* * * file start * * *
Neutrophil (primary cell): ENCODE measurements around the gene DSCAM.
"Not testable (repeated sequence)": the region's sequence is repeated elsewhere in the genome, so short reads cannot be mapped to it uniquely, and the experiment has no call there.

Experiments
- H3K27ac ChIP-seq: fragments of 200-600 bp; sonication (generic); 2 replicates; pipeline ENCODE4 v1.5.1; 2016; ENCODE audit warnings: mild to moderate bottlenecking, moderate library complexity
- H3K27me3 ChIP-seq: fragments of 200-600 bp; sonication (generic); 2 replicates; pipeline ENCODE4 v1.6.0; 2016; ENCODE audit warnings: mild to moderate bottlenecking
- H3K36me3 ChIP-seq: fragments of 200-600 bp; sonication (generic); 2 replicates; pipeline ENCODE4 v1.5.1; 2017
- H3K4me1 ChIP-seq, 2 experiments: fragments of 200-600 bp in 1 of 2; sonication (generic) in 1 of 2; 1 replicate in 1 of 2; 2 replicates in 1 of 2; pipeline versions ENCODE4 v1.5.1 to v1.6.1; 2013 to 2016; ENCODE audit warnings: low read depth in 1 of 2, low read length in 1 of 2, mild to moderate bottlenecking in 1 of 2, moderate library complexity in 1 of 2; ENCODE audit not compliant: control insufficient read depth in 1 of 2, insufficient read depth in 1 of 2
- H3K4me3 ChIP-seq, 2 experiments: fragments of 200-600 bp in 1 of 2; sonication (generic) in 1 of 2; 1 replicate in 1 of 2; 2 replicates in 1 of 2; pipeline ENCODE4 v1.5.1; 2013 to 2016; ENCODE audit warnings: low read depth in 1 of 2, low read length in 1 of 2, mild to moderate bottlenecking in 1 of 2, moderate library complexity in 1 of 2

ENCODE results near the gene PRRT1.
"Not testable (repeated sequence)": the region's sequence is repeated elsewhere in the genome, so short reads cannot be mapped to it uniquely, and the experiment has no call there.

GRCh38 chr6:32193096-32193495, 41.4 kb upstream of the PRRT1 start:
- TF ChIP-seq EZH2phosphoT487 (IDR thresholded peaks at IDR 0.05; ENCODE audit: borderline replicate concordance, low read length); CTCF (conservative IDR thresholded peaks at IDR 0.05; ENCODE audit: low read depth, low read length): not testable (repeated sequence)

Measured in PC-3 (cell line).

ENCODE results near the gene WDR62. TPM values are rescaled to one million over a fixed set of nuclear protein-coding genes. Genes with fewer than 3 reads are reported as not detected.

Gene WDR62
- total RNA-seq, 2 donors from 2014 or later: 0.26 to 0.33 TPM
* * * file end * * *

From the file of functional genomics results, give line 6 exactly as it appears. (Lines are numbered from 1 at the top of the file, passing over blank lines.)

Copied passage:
- H3K36me3 ChIP-seq: fragments of 200-600 bp; sonication (generic); 2 replicates; pipeline ENCODE4 v1.5.1; 2017